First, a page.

Less than five days after SpaceX completed its 20th successful Falcon 9 launch of 2021, a Long March 4C rocket lifted off with a meteorology satellite in tow, carry the country of China past its own same 20-flight milestone.
Excluding SpaceX and China, the rest of the world combined completed its 20th orbital launch hours before SpaceX when US startup Virgin Orbit’s LauncherOne rocket successfully flew for the second time. In simpler terms, relative to any other country, space agency, or company, SpaceX led the world in orbital launches for the first half of 2021 – the first time in history a single company has managed that feat.
Perhaps more importantly, as CEO Elon Musk has frequently noted over the last several months, total mass launched to orbit is an even more valuable measure of success and in that regard, SpaceX leads the rest of the world combined. In the first half of 2021, SpaceX has successfully launched more than 230 metric tons (~500,000 lb) of spacecraft, Dragons, space station cargo, and astronauts to orbit and grown its Starlink internet constellation by almost 800 satellites.
Falcon 9 is almost always at max capacity. When it has “spare” performance, it flies back to land, which costs much less than using a droneship.— Elon Musk (@elonmusk) March 11, 2021
Our fundamental constraint is mass to orbit per unit time. Last year, SpaceX launched roughly double payload mass of rest of world.
As of July 4th, the rest of the world combined – including China, Russia, India, and three other US providers – have launched approximately 175 tons (385,000 lb) to orbit in 2021. According to Musk, SpaceX effectively doubled the rest of the world’s payload mass to orbit in 2020, meaning that other launch providers – mostly led by China – are actually significantly more competitive in 2021, though they’ve still launched ~25% less mass than SpaceX.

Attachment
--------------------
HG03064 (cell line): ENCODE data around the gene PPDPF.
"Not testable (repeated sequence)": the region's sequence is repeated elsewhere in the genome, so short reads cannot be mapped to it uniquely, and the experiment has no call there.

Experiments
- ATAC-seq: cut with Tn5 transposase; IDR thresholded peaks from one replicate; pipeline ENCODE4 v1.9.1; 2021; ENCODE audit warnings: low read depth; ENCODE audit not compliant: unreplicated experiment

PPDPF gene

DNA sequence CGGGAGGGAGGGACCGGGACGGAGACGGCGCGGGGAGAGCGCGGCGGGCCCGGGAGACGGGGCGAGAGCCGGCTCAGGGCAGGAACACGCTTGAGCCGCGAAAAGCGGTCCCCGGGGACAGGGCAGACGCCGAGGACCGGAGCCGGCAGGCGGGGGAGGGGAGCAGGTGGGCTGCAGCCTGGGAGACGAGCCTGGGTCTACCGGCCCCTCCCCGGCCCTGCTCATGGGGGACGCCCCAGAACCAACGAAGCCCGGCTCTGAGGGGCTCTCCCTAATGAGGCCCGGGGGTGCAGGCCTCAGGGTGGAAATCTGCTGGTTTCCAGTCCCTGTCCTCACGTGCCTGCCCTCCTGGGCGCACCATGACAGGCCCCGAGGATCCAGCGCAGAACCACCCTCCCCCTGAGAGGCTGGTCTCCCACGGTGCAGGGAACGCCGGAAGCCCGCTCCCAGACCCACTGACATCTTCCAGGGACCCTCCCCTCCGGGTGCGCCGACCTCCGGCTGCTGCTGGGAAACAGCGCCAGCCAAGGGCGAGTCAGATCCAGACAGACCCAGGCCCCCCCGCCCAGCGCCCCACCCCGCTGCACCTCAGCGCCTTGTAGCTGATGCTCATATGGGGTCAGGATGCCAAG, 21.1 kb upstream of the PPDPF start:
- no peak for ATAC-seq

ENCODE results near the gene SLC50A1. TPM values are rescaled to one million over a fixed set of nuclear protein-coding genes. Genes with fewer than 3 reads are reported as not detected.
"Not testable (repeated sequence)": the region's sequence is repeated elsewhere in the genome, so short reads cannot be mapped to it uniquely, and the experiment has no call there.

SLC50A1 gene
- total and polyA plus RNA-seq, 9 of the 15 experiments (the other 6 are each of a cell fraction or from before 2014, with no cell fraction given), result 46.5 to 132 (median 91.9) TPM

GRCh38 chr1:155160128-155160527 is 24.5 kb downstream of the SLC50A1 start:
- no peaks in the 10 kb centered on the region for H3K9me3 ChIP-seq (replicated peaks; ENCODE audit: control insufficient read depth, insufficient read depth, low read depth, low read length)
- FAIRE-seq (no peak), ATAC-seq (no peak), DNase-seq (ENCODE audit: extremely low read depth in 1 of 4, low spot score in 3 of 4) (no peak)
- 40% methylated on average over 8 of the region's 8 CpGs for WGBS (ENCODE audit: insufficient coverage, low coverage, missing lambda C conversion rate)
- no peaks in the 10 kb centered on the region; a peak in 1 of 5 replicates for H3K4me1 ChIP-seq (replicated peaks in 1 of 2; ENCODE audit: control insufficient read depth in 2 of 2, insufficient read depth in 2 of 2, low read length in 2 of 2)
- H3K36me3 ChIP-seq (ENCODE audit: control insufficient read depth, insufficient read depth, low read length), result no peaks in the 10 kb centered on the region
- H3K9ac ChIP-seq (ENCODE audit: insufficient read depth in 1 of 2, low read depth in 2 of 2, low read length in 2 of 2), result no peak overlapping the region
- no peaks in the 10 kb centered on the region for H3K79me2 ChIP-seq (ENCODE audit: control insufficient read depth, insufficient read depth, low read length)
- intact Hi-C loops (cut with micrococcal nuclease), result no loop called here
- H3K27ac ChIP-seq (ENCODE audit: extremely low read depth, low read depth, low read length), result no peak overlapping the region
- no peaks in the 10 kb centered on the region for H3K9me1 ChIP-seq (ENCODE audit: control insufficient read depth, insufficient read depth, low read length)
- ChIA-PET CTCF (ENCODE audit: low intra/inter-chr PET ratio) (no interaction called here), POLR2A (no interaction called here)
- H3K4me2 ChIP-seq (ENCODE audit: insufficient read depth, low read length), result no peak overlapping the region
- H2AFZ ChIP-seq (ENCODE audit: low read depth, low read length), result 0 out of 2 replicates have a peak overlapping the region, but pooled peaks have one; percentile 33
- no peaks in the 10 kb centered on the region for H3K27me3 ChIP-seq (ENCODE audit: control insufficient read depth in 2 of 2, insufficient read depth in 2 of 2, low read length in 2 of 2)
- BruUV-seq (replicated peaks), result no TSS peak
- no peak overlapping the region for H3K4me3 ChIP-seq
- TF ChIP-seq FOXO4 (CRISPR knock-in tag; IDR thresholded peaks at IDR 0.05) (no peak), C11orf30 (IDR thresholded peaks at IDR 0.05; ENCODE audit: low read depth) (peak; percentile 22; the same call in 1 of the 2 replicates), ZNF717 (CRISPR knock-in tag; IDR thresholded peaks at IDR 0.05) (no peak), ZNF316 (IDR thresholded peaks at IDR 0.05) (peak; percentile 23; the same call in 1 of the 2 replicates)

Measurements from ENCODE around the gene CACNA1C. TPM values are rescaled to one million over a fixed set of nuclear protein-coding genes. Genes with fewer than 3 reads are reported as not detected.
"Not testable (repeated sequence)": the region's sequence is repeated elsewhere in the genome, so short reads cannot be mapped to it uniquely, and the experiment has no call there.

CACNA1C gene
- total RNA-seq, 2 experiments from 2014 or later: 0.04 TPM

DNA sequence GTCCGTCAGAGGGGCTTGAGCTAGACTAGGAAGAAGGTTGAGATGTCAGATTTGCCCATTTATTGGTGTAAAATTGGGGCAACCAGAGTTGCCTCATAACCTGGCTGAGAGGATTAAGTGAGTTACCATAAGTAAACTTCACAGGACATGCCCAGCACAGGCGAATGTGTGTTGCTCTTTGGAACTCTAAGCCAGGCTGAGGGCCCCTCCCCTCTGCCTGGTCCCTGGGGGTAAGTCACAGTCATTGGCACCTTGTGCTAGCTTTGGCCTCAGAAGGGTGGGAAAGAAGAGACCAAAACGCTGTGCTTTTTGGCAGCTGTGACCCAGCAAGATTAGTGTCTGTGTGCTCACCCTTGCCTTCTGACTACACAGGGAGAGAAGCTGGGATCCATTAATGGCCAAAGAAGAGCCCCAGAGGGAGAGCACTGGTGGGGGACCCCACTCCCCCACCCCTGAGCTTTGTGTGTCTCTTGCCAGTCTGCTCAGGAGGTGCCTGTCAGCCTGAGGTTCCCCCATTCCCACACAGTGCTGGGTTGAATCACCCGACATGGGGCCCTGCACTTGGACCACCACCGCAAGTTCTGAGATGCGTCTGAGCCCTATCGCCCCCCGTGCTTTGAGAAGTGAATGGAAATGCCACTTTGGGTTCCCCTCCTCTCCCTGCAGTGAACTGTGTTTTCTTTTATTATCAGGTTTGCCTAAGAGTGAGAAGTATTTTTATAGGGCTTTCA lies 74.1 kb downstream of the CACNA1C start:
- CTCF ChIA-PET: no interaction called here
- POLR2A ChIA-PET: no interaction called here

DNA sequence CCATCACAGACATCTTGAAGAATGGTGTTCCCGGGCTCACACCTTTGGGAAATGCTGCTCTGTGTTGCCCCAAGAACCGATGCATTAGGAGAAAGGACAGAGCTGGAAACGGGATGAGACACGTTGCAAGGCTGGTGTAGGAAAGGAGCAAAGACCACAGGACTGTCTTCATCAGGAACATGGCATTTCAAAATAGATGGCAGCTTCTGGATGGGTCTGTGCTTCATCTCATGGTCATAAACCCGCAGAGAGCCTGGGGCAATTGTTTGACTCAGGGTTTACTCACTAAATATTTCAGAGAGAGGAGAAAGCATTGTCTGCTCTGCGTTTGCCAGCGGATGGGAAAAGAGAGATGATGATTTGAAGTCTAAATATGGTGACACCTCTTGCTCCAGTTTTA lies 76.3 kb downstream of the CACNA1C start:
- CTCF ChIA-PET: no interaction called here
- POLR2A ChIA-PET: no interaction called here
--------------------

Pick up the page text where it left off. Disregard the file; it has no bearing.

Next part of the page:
As far as specific launch vehicles go, SpaceX also retains an almost unbeatable lead with Falcon 9. Only Russia comes vaguely close with 11 successful Soyuz 2.1 launches so far, followed by China’s Long March 4 with 8 flights this year.
Nevertheless, on July 1st, a Russian Soyuz 2.1 rocket launched OneWeb’s eighth batch of low Earth orbit (LEO) internet satellites, pushing the rest of the non-China/SpaceX world to 21 successful launches in 2021. China’s July 4th launch was its 20th successful orbital mission, tying SpaceX, but the country’s national space agency and at least one Chinese startup have plans for as many as seven more launches this month. Given China’s ambitious manifest and far greater resources, it’s possible that SpaceX won’t catch up before the end of 2021, but the lone company and its reusable Falcon 9 workhorse rocket are still on pace to launch 40 times (or more) this year alone.